There are stories about how miniscule his yields are, and how he employed as many as 50 people to harvest and hand sort this tiny estate so that everything was optimally ripe. The result has been wines that David Schildknecht, then of Wine Advocate, called, “…some of the most remarkable Beaujolais wines of my experience, and perhaps ever rendered.” He has become something of a rock star in Beaujolais. Clearly the guy is destined to be a white wine superstar once people find out about it. But there isn’t much wine out there and even less information (even on Desjournays own web site).
What we can say is that, from the first taste, that whole ‘red wine guy making white wine’ went out
la fenêtre. There is clear viticulture/winemaking mastery going on here and these whites are profound beverages and unique in their expression. For less than the price of an ordinary Chassagne you can have some of the most intriguing Chardonnays we’ve ever had out of the southern part of Burgundy…ever. These are very special and more than fairly priced for what they are.
Jules Desjourneys Saint Veran 2014- Not only were we bowled over by these wines but were thrilled to find some from such a sensational vintage. From 60 year-old vines in clay and limestone soils, it all starts in the nose with this floral apple and yellow fruit impression but soon complexing notes of spice, limestone minerality, hints of wild herbs and toast began to evolve. On the palate it is at once mouth-filling and crisp with streaks of earth, spice, mineral and toast subtly interwoven with no single element sticking out of the core of yellow stone fruit and ripe apple. You are left with a lingering impression of spice and just the right cut of saliva-tickling acidity. Can’t say we have ever had a Saint Veran this serious or quite like this.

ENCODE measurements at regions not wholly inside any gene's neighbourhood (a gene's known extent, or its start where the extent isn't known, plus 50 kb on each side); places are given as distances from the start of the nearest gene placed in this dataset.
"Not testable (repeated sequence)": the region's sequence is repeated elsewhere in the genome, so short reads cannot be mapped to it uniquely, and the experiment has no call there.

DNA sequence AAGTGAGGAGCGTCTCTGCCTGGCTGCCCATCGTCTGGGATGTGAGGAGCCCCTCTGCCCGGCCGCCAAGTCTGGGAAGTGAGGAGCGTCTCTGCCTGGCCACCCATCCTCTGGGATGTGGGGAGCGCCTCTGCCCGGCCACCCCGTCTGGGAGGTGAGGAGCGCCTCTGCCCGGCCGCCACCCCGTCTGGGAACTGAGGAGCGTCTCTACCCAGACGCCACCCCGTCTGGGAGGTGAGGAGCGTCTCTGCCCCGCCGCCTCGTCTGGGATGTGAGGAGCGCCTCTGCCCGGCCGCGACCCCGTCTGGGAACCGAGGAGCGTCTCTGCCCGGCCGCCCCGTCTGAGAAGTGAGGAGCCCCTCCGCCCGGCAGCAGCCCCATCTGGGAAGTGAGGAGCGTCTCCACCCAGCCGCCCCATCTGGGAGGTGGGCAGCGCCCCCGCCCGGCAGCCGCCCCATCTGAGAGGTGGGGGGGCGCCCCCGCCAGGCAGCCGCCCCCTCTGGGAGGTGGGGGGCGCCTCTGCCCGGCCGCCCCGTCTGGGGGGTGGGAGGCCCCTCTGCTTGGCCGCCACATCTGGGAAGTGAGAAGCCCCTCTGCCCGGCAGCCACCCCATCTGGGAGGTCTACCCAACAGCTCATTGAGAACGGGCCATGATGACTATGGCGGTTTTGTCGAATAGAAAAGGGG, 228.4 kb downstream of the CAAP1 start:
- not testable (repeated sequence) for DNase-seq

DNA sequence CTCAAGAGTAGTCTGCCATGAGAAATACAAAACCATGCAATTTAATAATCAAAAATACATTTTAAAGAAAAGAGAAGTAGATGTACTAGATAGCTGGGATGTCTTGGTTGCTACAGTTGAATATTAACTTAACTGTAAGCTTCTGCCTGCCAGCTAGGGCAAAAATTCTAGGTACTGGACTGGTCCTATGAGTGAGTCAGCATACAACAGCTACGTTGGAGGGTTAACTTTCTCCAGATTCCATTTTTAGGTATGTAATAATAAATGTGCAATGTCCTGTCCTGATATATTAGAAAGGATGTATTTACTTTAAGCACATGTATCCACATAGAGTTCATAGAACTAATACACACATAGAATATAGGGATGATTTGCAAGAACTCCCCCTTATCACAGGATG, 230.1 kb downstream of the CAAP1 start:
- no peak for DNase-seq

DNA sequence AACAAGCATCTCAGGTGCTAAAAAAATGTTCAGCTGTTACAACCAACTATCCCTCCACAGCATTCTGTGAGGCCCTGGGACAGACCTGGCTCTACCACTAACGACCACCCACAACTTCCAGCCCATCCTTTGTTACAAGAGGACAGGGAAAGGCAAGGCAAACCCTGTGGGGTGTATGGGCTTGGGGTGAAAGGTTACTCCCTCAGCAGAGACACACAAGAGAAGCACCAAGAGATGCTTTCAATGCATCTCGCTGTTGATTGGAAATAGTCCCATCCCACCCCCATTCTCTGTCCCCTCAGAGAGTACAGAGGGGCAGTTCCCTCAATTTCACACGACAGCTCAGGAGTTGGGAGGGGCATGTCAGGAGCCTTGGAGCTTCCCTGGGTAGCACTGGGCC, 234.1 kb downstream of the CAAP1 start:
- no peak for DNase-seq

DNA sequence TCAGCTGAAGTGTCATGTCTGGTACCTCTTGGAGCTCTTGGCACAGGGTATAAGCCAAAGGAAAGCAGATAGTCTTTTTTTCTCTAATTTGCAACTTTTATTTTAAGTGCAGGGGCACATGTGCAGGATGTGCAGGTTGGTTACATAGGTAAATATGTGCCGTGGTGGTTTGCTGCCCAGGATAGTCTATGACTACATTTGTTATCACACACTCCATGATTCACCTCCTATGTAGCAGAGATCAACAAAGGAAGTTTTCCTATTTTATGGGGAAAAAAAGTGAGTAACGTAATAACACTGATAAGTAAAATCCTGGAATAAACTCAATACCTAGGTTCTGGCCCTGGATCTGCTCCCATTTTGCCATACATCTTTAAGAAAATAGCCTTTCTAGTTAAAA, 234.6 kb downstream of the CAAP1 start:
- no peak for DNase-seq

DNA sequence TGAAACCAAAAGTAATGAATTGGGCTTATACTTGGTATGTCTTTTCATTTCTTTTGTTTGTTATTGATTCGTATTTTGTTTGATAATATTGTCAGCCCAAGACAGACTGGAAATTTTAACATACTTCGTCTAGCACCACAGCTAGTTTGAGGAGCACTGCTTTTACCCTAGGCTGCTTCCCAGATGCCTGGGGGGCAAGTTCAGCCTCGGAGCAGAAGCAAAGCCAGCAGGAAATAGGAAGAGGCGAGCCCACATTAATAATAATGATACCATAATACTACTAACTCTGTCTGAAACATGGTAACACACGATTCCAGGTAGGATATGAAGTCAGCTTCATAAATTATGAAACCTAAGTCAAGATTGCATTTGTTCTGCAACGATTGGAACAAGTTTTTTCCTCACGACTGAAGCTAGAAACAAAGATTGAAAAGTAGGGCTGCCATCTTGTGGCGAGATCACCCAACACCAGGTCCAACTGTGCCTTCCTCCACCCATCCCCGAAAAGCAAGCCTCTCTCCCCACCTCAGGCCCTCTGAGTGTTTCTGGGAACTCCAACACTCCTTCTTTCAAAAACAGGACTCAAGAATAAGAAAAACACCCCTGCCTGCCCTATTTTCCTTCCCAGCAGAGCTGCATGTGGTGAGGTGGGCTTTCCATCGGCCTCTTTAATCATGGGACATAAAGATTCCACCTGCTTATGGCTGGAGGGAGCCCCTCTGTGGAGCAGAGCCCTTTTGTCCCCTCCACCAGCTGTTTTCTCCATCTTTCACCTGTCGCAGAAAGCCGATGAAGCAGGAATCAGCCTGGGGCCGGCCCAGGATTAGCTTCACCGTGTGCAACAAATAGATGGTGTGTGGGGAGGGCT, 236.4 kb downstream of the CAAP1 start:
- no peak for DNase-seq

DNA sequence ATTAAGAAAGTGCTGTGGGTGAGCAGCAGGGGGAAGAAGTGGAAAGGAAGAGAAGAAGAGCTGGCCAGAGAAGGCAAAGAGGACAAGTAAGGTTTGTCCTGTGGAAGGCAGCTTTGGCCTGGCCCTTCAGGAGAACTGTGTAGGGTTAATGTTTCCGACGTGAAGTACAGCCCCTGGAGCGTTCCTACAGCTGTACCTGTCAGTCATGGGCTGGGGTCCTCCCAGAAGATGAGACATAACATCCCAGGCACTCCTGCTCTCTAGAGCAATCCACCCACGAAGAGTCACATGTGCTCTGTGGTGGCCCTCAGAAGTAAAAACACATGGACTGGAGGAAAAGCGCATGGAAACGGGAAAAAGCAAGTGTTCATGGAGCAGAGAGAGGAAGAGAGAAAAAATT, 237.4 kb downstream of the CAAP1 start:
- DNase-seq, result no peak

Jules Desjourneys Pouilly Vinzelles 2014-A notch up with perhaps a bit more incisive aromatics and a touch more of a toasty element evident, there’s a touch of citrus (oranges?) as well to the white and yellow peach fruit center. Again we have richness without thickness and the palate is fully engaged with the spice, mineral, and a little grilled almond nuance. It is seriously engaging again, maybe with a couple more ‘notes’ to the ‘music’ but that same presence on the palate and that almost lightly ‘pulpy’ texture. The few notes we have say that this one is done in 100% stainless steel, and that Fabien is a minimalist almost to the extreme, yet all aspects are orchestrated precisely. Delicious.
We also have bits of the Jules Desjourneys Pouilly Loche 2015 and Jules Desjourneys Pouilly Fuisse 2015. While we have been less excited about the 2015 vintage for whites overall, our objection is usually that they are a little flaccid. Not so here as these have a brightness that is definitely more identifiable structurally with 2014s, though they are slightly weightier. We could go on but there really isn’t that much wine and we could find no reviews of the whites anywhere. So for now they are our little secret. Suffice it to say these need to be tasted and they provided us with the kind of Burgundy ‘aha’ moment we rarely have.
Like we said, there wasn’t anything written about this vintage. But a look ahead suggests that this exciting new source is about to get some serious attention.